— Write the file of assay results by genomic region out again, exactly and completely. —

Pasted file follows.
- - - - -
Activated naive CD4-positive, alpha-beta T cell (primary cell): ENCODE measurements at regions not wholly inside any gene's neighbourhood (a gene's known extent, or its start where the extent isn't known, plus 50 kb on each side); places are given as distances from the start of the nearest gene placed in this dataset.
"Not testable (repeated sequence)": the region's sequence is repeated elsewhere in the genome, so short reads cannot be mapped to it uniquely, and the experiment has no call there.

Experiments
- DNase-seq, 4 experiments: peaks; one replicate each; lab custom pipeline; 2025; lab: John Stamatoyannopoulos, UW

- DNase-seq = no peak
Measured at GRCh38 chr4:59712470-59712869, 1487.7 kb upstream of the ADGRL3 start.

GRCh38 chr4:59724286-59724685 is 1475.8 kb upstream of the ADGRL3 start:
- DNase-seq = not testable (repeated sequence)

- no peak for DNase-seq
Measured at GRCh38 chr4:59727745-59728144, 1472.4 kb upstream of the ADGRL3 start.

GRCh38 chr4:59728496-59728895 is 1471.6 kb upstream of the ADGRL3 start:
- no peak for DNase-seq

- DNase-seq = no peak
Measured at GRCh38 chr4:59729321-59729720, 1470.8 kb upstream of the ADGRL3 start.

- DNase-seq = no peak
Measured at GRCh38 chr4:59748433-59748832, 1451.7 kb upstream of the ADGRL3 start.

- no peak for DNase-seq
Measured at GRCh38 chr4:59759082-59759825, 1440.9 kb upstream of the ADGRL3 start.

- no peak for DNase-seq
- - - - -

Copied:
Activated naive CD4-positive, alpha-beta T cell (primary cell): ENCODE measurements at regions not wholly inside any gene's neighbourhood (a gene's known extent, or its start where the extent isn't known, plus 50 kb on each side); places are given as distances from the start of the nearest gene placed in this dataset.
"Not testable (repeated sequence)": the region's sequence is repeated elsewhere in the genome, so short reads cannot be mapped to it uniquely, and the experiment has no call there.

Experiments
- DNase-seq, 4 experiments: peaks; one replicate each; lab custom pipeline; 2025; lab: John Stamatoyannopoulos, UW

- DNase-seq = no peak
Measured at GRCh38 chr4:59712470-59712869, 1487.7 kb upstream of the ADGRL3 start.

GRCh38 chr4:59724286-59724685 is 1475.8 kb upstream of the ADGRL3 start:
- DNase-seq = not testable (repeated sequence)

- no peak for DNase-seq
Measured at GRCh38 chr4:59727745-59728144, 1472.4 kb upstream of the ADGRL3 start.

GRCh38 chr4:59728496-59728895 is 1471.6 kb upstream of the ADGRL3 start:
- no peak for DNase-seq

- DNase-seq = no peak
Measured at GRCh38 chr4:59729321-59729720, 1470.8 kb upstream of the ADGRL3 start.

- DNase-seq = no peak
Measured at GRCh38 chr4:59748433-59748832, 1451.7 kb upstream of the ADGRL3 start.

- no peak for DNase-seq
Measured at GRCh38 chr4:59759082-59759825, 1440.9 kb upstream of the ADGRL3 start.

- no peak for DNase-seq